Leaders: Turkey raising stakes with strike against Kurds

Turkey launched airstrikes against Kurds after a suicide bombing in Ankara. Picture: AP
Turkey launched airstrikes against Kurds after a suicide bombing in Ankara. Picture: AP
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PUTIN’S withdrawal from Syria does not reflect the growing intensity of war in the Middle East and its knock-on effect across Europe

All the signs show that the ramifications from the war in Syria are growing. In many ways it was inevitable that the Turkish government would take retaliatory action after the suicide bombing on Sunday in Ankara that killed at least 37 people.

Although this is the third horrific terror attack in Turkey in the past five months, this is the first that has been lain squarely at the door of the Kurdish PKK. So the Turkish government sent in 11 warplanes to strike 18 targets in PKK camps in Iraqi Kurdistan.

Turkey has long been at odds with the Kurds, who are the fourth-largest ethnic group in the Middle East – between 25 and 35 million of them live in a mountainous area on the borders of Turkey, Iraq, Syria, Iran and Armenia – but the PKK is relatively new, being founded in 1978. In 2013 the PKK and the Turkish government agreed a ceasefire, and it appeared divisions were being healed.

Turkey is also part of the international force ranged against IS and allows the US to use its bases for their military strikes in Syria. But Turkey is also worried about Kurdish groups in Syria and there have been clashes with them. It is clear that tensions are on the rise and the Turkish government, already under pressure over the movement of refugees fleeing Syria, is becoming ever more strained. The Ankara suicide bombing and the fallout from it have raised tensions up another notch.

And for Angela Merkel in Germany the refugee crisis has become the biggest political issue dividing her nation. The German Chancellor admitted her party had a “difficult day” after an anti-immigrant right-wing party made gains in state elections. Now, although the gains were unprecedented, they were also small and not enough to deflect her government, which has said that its immigration policy will not change.

But in Berlin on Saturday, about 2,000 right-wing demonstrators carrying German flags chanted “Merkel must go!” and “We are the people!” That and the right wing election gains amount to growing pollical pressure and Merkel may well have to take some steps if that growth continues.

And it looks like it will. Yesterday it was revealed that hundreds of migrants crossed from Greece into Macedonia after finding a way through the border fence. That is more migrants making their way probably to Germany. Last year 856,723 migrants made it to Greece by sea, and so far this year there have been 132,177 despite all the measure to try and stem the flow. That is not far off the same rate as last year.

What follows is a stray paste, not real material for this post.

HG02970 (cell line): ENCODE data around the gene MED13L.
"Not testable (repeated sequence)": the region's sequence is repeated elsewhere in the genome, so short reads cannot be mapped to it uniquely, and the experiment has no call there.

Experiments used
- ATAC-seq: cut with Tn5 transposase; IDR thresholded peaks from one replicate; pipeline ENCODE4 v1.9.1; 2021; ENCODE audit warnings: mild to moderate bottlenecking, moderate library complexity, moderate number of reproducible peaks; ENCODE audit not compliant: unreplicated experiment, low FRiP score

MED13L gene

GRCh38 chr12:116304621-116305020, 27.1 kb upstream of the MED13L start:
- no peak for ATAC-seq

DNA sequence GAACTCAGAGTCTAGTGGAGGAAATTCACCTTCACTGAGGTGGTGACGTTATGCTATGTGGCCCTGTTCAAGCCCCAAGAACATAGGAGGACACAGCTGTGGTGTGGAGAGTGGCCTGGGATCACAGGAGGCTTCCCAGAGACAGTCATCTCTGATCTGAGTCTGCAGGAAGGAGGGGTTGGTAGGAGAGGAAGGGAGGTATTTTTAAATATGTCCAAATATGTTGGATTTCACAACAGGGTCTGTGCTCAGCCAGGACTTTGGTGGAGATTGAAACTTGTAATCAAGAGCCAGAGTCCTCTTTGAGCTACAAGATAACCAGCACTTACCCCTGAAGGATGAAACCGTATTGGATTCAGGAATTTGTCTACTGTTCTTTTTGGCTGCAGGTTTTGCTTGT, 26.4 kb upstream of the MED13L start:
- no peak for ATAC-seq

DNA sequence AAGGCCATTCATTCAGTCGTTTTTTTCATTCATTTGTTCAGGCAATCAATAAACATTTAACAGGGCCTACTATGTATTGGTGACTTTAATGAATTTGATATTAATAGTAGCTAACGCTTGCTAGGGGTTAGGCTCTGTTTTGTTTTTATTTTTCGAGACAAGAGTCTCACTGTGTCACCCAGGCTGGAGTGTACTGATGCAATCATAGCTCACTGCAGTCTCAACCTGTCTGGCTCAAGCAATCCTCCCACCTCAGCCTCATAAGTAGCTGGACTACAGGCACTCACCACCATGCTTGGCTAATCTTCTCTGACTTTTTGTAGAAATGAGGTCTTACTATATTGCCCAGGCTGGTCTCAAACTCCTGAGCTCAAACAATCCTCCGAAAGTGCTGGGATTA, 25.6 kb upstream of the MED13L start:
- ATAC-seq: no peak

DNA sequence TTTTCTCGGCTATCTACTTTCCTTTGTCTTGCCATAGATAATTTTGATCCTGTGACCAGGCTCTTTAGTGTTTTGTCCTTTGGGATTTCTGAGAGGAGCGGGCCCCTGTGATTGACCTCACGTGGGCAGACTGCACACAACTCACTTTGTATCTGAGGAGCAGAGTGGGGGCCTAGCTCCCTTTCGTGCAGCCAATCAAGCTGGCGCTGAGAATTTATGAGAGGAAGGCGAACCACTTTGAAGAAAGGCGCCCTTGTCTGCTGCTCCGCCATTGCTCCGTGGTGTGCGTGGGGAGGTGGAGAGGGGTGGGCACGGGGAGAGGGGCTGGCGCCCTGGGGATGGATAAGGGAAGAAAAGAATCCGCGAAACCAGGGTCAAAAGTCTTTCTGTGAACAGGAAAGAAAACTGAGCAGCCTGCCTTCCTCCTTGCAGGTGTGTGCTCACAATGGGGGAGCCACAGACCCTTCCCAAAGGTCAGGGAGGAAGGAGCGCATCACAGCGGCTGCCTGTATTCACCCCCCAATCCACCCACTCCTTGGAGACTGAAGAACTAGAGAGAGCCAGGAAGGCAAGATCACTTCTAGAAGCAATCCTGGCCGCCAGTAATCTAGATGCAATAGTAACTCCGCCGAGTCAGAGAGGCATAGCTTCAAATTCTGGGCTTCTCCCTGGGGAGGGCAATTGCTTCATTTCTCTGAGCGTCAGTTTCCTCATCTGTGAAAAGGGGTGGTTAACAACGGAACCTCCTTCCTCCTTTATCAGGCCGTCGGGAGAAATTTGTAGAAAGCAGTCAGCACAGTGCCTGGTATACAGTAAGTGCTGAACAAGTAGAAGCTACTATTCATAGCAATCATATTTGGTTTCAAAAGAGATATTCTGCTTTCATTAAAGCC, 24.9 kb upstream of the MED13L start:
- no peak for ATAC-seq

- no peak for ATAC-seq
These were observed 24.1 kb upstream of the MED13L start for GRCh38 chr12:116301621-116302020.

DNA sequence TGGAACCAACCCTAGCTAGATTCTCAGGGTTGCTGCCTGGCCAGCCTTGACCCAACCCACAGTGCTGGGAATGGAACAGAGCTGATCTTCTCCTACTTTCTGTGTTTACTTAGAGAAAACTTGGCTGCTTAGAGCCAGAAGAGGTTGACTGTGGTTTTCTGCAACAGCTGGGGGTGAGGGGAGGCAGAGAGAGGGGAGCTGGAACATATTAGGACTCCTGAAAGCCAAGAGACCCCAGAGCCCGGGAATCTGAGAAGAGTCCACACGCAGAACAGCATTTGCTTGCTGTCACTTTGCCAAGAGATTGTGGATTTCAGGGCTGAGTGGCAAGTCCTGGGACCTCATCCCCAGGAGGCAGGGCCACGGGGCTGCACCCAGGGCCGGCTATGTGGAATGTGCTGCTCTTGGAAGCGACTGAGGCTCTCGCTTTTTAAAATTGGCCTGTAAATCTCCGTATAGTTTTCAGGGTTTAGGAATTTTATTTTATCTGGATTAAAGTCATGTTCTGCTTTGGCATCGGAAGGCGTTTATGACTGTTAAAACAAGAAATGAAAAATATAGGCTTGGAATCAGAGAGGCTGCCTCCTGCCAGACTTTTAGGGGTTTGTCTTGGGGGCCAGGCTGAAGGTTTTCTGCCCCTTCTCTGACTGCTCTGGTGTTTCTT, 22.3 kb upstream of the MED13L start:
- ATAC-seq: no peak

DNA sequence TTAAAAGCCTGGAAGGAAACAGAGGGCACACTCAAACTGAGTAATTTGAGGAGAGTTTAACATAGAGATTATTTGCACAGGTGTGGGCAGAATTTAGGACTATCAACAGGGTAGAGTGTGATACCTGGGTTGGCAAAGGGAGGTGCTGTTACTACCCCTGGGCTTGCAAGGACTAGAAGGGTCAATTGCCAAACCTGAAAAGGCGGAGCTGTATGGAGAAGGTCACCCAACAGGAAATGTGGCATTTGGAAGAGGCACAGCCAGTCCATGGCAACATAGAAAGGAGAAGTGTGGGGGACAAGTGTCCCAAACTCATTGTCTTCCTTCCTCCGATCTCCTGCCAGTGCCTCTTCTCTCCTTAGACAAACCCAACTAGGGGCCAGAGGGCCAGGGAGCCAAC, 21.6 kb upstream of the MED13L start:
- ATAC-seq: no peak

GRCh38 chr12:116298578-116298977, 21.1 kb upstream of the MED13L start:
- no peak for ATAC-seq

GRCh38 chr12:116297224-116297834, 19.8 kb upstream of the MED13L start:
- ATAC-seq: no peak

So the ripples out in to Europe from Syria continue to grow and get stronger, and the situation in many areas is only worsening. Greater military action must be taken. It is unclear why President Vladamir Putin has announced the withdrawal of his forces from Syria – he probably thinks the political job of shoring up President Assad has been completed but it is clear that the situation on the ground is far from settled and the war goes on. The repercussions for not taking action get more difficult and dangerous by the day.

Air tax plan has wings

The Scottish Government’s commitment to make a 50 per cent reduction in air passenger duty (APD) by 2021 is designed to grow the economy. This is an admirable intention, although political opponents say the policy undermines another government priority – to reduce climate change emissions. After four years of missed targets on that front, critics say that the prospect of a significant increase in CO2 will make it even more difficult to achieve environmental goals.

For this reason, it is important that a forthcoming consultation on halving APD will ask for input on the environmental issues involved if air travel is to increase.

Providing that the environmental aspect of this matter is addressed responsibly, the case for reducing APD is a strong one. The existing duty is described as “the highest form of aviation tax in the world” and its reduction or removal can only make Scotland a more attractive option for business and tourism. We cannot forget that this country is on the fringes of Europe, and imposing a heavy duty on travel adds a financial disincentive to a geographic disadvantage. In a global market, we are in no position to make it any more difficult to get here than it is already.

This measure comes at a price, of course, in the sum of £230 million in lost duty revenue for the Scottish Government. But if that is the cost of economic growth, and the potential benefits can be demonstrated to offset that figure, then cutting APD is a policy worth pursuing if it gives the Scottish economy an advantage – even if that has to happen at the expense of airports in the north of England. The message must be clear: Scotland is open for business.